On October 2, 2015 the American Civil Liberties Union (ACLU) will argue before the U.S. Court of Appeals for the Federal Circuit, bringing a case that touches on topics and issues as varied as racism, free speech, trademarks, football and rock bands. Fenwick trademark litigation lawyer Eric Ball spoke with Bloomberg BNA about the upcoming case.
The ACLU will argue that the Patent Trademark Office’s (PTO) refusal of a federal trademark for Asian-American rock band “the Slants” violated band leader Simon Shiao Tam’s First Amendment right to freedom of speech.
Tam had decided on the name “the Slants” to “reclaim” a word used as a racial slur for Asian-Americans, according to Bloomberg. However, the Trademark Trial and Appeal Board (TTAB) declared the name inappropriate under Section 2(a) of U.S. trademark because it disrespects many Asian-Americans, Bloomberg reported.
“I think there's a better than 50 percent chance that [this issue] could get to the Supreme Court,” Ball told Bloomberg regarding the case.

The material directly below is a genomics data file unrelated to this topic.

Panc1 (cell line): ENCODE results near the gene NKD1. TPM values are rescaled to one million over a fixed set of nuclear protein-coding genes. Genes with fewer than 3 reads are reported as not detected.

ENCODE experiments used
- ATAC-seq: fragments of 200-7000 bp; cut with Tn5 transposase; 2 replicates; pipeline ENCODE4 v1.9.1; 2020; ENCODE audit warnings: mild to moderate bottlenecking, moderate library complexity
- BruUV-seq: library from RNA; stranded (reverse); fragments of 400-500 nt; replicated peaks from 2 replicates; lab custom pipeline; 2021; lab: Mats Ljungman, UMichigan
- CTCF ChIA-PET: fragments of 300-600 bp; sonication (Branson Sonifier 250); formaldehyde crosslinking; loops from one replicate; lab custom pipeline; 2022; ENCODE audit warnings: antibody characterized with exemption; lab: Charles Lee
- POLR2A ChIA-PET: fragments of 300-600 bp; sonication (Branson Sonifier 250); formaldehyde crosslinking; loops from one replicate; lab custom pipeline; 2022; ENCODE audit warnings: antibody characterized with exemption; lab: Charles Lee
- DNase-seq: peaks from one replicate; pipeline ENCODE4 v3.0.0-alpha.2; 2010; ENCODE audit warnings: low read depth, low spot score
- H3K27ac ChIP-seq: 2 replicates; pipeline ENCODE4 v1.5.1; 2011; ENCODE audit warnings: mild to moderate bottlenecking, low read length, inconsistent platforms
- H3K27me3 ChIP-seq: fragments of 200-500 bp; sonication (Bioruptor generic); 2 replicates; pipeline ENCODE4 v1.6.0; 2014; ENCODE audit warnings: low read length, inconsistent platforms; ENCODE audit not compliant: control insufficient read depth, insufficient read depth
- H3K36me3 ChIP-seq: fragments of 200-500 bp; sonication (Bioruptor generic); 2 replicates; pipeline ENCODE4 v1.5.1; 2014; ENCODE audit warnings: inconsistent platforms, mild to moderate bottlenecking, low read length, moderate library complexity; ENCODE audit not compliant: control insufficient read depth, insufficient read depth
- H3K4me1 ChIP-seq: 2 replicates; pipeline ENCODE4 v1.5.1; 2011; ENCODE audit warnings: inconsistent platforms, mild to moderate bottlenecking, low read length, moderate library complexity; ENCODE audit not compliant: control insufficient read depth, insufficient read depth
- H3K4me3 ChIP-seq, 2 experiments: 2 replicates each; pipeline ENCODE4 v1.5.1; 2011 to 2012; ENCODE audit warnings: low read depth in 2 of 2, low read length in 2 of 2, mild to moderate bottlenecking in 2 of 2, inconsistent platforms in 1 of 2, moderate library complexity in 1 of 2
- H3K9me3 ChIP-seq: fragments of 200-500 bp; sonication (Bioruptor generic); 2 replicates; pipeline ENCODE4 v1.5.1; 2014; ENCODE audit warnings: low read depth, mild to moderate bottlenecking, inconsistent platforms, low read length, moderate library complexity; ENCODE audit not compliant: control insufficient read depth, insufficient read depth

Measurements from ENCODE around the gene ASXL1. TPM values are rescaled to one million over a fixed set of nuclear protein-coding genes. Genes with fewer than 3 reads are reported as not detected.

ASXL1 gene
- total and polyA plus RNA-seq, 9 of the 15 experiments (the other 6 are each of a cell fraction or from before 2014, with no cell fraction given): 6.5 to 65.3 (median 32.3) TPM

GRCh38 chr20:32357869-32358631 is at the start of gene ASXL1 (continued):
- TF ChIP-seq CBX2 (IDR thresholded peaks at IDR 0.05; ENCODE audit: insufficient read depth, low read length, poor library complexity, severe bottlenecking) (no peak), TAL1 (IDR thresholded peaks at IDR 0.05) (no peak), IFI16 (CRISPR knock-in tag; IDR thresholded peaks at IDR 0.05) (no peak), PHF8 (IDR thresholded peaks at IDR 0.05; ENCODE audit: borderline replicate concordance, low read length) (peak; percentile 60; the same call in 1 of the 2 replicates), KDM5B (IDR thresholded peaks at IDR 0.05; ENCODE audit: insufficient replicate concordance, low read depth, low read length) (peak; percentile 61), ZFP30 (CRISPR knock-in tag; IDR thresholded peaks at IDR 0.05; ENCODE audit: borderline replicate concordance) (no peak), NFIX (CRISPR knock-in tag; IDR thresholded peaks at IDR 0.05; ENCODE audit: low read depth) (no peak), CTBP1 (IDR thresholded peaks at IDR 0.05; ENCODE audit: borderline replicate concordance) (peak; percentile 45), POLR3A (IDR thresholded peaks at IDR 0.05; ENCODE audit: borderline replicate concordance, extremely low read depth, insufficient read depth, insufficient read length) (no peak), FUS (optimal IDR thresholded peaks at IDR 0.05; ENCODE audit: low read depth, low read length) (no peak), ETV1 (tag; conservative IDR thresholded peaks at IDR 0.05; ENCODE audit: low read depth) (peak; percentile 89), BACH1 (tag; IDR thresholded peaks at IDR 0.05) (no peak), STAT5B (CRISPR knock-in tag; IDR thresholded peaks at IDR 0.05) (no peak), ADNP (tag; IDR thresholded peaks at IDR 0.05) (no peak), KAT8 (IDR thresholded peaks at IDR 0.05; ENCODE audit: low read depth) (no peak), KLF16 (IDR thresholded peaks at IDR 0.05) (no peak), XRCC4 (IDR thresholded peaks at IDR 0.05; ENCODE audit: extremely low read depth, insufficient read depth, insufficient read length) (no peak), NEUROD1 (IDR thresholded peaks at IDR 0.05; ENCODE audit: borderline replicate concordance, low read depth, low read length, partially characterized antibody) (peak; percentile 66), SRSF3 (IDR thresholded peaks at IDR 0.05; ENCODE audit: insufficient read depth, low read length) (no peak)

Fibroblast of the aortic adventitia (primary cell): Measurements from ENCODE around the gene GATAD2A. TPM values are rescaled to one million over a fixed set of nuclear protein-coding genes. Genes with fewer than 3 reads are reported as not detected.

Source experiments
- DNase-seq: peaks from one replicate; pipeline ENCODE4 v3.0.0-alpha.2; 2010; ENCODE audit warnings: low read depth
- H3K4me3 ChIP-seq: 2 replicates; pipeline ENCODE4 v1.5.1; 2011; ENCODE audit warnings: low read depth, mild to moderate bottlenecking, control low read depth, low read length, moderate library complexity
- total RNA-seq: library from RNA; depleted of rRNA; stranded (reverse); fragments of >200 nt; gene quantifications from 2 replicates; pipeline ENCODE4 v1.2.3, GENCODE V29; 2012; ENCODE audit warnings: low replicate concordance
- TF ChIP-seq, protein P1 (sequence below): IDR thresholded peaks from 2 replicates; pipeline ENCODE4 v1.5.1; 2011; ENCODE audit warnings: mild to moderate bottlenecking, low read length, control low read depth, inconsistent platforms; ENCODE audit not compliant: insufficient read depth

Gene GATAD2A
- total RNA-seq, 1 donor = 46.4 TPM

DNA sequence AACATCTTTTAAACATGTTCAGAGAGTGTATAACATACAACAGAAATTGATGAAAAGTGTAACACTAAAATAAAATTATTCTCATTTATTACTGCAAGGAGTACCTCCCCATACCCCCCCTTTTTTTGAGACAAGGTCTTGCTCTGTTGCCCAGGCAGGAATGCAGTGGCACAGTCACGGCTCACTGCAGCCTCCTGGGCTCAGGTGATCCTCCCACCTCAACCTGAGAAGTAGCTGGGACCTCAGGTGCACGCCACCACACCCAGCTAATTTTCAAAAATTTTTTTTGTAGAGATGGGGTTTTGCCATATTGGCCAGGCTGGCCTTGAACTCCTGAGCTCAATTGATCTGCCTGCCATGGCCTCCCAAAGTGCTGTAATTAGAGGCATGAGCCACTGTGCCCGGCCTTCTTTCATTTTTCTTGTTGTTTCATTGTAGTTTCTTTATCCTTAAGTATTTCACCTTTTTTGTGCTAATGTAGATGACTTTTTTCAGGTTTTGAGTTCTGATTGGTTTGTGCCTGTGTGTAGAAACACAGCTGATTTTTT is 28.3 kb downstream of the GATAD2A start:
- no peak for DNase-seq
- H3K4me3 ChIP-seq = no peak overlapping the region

The ACLU argues that Section 2(a) of U.S. trademark under which the TTAB denied Tam the trademark is unconstitutional in light of the First Amendment, reported Bloomberg.
Section 2(a) states that the PTO cannot register any trademark that “consists of or comprises immoral, deceptive, or scandalous matter; or matter which may disparage or falsely suggest a connection with persons, living or dead, institutions, beliefs, or national symbols, or bring them into contempt, or disrepute.”
In a similar case, the Redskins football team is also arguing for freedom of speech rights and the unconstitutionality of Section 2(a) in defense of its team name which had been found disrespectful to many Native Americans, Bloomberg reported. The U.S. Court of Appeals for the Fourth Circuit is hearing the Redskins case.
The Federal Circuit has decided that they will not allow the Redskins to participate in the Slants argument. The team has written an amicus brief in support of Tam and the ACLU.
The two courts may decide the pair of cases differently which could push the Slants case to the Supreme Court, Ball told Bloomberg.
“I think it's going to be really curious,” Ball said. “I can see the Federal Circuit having some kind of opinion that in some way overturns 2(a) and I can see the Fourth Circuit coming out the other way just by affirming. Then you would have a split and then you're off to the Supreme Court.”